Tuesday, June 9, 2009


The year is 1955. The Supreme Court has ruled against segregation and twelve-year-old Rosemary Patterson is about to start sixth grade at T. Thomas Robertson Elementary School. Rosemary's best friend, James Jonson Stenson (or JJ for short) is supposed to attend with her, but then he gets polio, and ends up spending the year in a rehab hospital instead. Rosemary is the only black girl in her class, and she must face the stares and unkindesses  of many of her peers. 

Things are not so great at home either- Rosemary's mom and dad are fighting a lot, eventually, her father moves out, and her parents divorce. Rosemary's main source of solace is a Rags, a half-dead stray cat she finds run over on the railroad tracks and nurses back to health. 

Gradually, Rosemary becomes friends with Grace, a white girl whose very southern father is not at all in favor of integration. It is an unlikely friendship, formed by two girls who desperately need someone to hang onto.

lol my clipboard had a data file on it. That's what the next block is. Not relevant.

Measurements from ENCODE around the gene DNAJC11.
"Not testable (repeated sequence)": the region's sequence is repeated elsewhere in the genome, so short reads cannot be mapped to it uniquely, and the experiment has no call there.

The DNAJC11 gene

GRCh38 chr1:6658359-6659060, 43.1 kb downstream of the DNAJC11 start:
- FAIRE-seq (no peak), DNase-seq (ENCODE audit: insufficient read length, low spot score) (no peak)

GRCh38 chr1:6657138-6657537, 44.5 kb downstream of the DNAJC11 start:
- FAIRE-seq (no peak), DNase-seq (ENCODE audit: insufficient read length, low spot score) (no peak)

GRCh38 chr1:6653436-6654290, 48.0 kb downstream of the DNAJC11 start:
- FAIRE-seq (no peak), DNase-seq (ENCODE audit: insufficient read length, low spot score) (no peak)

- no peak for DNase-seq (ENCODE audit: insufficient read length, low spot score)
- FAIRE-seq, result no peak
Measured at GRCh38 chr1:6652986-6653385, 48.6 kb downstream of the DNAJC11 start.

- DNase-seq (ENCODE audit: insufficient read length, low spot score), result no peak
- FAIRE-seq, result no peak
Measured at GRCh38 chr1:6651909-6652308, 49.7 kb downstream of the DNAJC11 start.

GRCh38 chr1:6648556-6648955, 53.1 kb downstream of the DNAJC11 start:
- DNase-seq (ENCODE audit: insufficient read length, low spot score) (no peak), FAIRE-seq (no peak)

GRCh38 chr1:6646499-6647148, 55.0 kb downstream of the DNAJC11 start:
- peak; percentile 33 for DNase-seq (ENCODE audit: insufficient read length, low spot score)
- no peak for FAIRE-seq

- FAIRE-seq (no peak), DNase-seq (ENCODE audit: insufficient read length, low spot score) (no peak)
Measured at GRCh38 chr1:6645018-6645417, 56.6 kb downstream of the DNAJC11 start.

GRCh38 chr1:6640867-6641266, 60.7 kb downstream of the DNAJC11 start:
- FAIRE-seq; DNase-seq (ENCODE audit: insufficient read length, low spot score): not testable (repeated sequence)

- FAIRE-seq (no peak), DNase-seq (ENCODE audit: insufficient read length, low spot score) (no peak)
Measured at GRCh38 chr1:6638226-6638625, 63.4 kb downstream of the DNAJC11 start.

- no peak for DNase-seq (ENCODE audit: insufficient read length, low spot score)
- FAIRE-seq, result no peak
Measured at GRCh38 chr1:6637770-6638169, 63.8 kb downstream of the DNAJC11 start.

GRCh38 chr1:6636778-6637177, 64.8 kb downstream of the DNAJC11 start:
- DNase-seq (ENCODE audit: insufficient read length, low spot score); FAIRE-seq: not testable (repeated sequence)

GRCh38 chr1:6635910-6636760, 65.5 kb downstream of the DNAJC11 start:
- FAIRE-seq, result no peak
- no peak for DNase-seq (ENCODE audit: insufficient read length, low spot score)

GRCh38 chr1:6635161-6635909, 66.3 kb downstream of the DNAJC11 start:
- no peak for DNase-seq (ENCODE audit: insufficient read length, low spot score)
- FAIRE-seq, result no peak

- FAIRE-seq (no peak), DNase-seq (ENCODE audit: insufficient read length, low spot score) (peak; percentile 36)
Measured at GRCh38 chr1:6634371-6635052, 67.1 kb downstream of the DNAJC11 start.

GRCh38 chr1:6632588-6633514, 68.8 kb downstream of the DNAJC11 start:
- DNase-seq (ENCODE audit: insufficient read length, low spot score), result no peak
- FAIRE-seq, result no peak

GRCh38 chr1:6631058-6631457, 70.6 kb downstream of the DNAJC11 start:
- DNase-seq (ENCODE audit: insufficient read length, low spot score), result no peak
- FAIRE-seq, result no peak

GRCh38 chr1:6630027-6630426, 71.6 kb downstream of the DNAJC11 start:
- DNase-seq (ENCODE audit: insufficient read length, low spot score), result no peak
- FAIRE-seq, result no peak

In a note at the end of the book, McKissack tells readers that although the book fiction, it is loosely based on events from her own life. She really was the only African American girl in her elementary school. Her mom and dad break up. And the book is dedicated to her cat, Rags, that kept her going through this very difficult time.

This is not the best book I have read on this time period, but it's definitely a good story and a relatively fast read. I could see putting it in a text set with books like YANKEE GIRL, NEW BOY, and WATSONS GO TO BIRMINGHAM. 

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